“Gudemariye,” Miriam said, stepping forward and moving past her desk.
The man still didn’t speak, but as she drew closer, he bent and said something to the girl.
When Miriam had halved the distance between them, he returned her greeting as his somber brown eyes assessed her.
The young girl next to him had dark-brown hair like her father. It had been combed neatly and pulled back into a braid, all tucked inside her kapp. What was striking about her wasn’t her hair or her traditional Plain clothing—it was her eyes. She had the most solemn, beautiful brown eyes Miriam had ever seen on a child.
They seemed to take in everything.
Miriam noticed she clutched her father’s hand tightly with one hand and held a lunch box with the other.
“I’m the teacher of the younger grades here, grades one through four. My name is Miriam King.” The girl’s eyes widened, and the father nodded again. “Esther Schrocks teaches grades five through eight.”
He looked to the girl to see if she understood, but neither replied.
“And your daughter is—”
“Grace is eight years old, just this summer.” Almost as an afterthought, he added, “I’m Gabriel Miller.”
“Pleased to meet you.” Miriam offered her best smile, which still did not seem to put the father at ease. She’d seen nervous parents before, and obviously this was one. “You must be new to our community.”
“Ya. I purchased the place on Dawson Road.”
“Dawson Road? Do you mean the Kline farm?”
“Ya.” Not quite rude, but curt and to the point.
Miriam tried to hide any concern she felt as images of Kline’s dilapidated spread popped into her mind. It was no business of hers where this family chose to live. “I know exactly where you mean. My parents live a few miles past that.”
“It’s a fair piece from here,” he noted.
“That it is. Esther and I live here at the schoolhouse during the week. The district built accommodations on the floor above, as is the custom in most of our schoolhouses here in Wisconsin. We both spend weekends at home with our families.”
“I don’t know I’ll be able to bring Grace in every day.” Gabriel Miller reached up and ran his finger under the collar of his shirt, which peeked through the gap at the top of his coat.
Miriam noticed then that it looked stiff and freshly laundered. Had he put on his Sunday best to bring his daughter to school on her first day? It said something about him if he had.
“A man has to put his farm first,” he added defensively.
“Some children live close enough that their parents can bring them in the winter, and, of course, most everyone walks when the weather permits.” Miriam paused to smile in greeting as a few students began arriving and walking around them. “Others ride together. Eli Stutzman lives past Dawson road, and he would be happy to give your dochder a ride to school.”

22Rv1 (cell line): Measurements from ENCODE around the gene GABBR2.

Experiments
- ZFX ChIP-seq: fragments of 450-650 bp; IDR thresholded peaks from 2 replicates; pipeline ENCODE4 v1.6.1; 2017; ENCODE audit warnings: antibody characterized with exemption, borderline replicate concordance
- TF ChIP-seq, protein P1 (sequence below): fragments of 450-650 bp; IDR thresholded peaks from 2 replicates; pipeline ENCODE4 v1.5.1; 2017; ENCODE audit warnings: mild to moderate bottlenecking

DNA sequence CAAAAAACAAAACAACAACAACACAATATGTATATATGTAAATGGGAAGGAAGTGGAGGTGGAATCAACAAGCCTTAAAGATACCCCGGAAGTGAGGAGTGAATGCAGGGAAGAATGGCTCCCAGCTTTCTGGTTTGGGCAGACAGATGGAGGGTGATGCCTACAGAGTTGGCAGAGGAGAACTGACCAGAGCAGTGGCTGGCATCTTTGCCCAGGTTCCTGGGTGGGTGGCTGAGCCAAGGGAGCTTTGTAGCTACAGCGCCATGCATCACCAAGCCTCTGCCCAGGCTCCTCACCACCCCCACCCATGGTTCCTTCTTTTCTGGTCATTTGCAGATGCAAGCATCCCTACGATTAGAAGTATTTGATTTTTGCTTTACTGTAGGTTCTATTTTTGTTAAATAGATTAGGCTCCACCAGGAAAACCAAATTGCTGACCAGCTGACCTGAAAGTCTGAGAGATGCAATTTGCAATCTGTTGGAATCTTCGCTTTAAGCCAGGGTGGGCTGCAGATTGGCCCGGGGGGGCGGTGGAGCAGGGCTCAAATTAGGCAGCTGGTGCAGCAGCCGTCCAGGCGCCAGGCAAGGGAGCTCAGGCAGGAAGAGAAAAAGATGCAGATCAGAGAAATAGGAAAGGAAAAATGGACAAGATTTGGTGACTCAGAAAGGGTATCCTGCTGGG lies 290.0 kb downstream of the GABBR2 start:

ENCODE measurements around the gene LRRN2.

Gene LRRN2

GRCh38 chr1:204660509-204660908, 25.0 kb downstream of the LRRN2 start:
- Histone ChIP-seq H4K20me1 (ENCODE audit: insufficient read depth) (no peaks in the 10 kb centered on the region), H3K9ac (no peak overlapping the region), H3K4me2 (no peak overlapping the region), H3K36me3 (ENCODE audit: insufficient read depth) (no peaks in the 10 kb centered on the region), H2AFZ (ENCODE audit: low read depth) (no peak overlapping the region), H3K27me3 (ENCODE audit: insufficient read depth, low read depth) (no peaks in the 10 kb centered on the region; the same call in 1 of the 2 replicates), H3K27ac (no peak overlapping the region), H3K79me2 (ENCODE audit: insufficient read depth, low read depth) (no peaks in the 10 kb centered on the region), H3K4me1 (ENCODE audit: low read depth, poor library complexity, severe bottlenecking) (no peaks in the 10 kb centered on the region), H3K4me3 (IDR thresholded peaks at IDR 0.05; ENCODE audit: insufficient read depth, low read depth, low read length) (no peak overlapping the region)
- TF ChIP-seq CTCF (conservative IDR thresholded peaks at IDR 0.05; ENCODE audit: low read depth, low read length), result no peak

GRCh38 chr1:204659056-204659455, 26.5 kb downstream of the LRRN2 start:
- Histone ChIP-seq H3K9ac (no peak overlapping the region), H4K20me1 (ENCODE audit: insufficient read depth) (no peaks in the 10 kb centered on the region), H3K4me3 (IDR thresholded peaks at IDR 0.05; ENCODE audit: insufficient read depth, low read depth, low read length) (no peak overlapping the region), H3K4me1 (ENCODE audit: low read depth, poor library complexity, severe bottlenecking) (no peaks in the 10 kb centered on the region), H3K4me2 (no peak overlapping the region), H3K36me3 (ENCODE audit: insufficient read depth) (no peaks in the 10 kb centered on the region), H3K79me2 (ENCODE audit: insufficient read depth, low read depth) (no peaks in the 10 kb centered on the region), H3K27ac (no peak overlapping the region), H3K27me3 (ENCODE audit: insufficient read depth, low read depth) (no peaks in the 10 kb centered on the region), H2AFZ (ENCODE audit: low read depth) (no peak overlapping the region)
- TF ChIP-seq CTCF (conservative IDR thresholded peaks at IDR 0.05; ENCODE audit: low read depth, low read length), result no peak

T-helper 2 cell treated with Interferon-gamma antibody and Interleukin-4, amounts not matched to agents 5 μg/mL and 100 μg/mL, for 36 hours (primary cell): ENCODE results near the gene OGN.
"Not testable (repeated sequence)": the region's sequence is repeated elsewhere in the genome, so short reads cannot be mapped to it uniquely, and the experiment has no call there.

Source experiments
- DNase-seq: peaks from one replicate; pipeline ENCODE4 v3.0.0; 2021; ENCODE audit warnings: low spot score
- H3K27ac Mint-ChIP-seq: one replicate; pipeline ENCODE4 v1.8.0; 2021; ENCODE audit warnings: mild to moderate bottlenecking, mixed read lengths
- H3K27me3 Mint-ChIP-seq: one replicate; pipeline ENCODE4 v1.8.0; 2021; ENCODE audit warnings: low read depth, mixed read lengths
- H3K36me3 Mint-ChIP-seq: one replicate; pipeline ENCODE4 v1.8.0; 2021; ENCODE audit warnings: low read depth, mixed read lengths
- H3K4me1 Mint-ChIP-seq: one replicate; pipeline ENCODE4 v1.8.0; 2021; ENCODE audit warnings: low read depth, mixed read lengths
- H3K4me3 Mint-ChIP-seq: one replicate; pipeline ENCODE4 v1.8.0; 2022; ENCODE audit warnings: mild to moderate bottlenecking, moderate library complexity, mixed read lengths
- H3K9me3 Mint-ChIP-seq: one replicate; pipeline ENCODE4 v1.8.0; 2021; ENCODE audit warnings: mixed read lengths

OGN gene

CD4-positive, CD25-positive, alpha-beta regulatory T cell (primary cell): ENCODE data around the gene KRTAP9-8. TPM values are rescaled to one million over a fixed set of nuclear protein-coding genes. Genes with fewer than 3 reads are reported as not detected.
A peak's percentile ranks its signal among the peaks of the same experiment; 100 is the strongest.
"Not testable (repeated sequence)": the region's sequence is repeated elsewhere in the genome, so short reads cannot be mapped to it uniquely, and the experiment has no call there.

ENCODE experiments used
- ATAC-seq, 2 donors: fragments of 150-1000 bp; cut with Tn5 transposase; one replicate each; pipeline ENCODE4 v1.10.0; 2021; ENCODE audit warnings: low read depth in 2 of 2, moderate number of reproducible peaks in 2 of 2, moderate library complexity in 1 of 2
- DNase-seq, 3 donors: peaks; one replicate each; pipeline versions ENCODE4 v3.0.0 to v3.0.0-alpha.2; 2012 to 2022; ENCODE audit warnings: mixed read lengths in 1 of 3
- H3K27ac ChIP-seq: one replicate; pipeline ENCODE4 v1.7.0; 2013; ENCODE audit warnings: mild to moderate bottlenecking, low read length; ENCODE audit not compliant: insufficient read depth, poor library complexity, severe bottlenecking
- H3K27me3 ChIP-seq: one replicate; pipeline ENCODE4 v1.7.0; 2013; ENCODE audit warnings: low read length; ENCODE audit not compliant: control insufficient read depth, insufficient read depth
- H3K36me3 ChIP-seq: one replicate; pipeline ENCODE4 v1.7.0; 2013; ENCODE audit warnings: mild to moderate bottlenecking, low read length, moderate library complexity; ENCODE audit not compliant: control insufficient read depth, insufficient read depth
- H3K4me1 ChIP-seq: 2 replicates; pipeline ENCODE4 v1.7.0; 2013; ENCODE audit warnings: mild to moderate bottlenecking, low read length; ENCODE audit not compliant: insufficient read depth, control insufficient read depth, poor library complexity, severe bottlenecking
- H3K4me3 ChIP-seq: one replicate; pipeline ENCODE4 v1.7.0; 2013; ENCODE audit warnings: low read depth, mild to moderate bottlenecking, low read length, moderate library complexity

“It would be a help.” Mr. Miller still didn’t move, and Miriam waited, wondering what else the man needed to say.
She looked up and saw one of the older girls, Hannah, walking in the door. “Hannah, this is Grace Miller. She’s new at our school. Would you mind sitting with her and helping her this week?”
“Sure thing, Miriam.” Hannah squatted down to Grace’s level and said something to the girl Miriam couldn’t hear.
Whatever it was, Grace released her dat’s hand and took Hannah’s. She’d walked halfway down the aisle when she turned, rushed back to where they stood, and threw her arms around her father’s legs.
One squeeze and she was gone again.
Though it was fleeting, Miriam saw a look of anguish pass over the man’s face. What could be going through his mind? She’d seen many fathers leave their children for the first time over the last eight years, but something more was going on here.
“She’ll be fine, Mr. Miller. We’re a small school, and the children look after one another.”
“It’s that…” he twirled his hat in his hands once, twice, three times. “Before we moved here, Grace was…that is to say, we…well, her grossmammi homeschooled her.”
“I understand. How about if I write a note letting you know how Grace is doing? I’ll put it in her lunch box at the end of the day.”
Something like relief washed over his face.
“Danki,” he mumbled. Then he rammed his hat on his head and hurried out the door.
Esther caught her attention from the front of the room and sent a questioning look toward the man’s retreating back, but Miriam shook her head. She’d explain later, at lunch perhaps. For now they had nearly forty children between them to teach. As usual, it would be a busy morning.
Gabe did stop to talk to Eli Stutzman. He wanted to make sure he trusted the man.
It helped when three girls and a boy who were the last to climb out of the long buggy stopped to wish their father a good day. The littlest girl, probably the same age as his Gracie, wrapped her arms around her daddy’s neck, whispered something in his ear, and then tumbled down the steps into the chilly morning.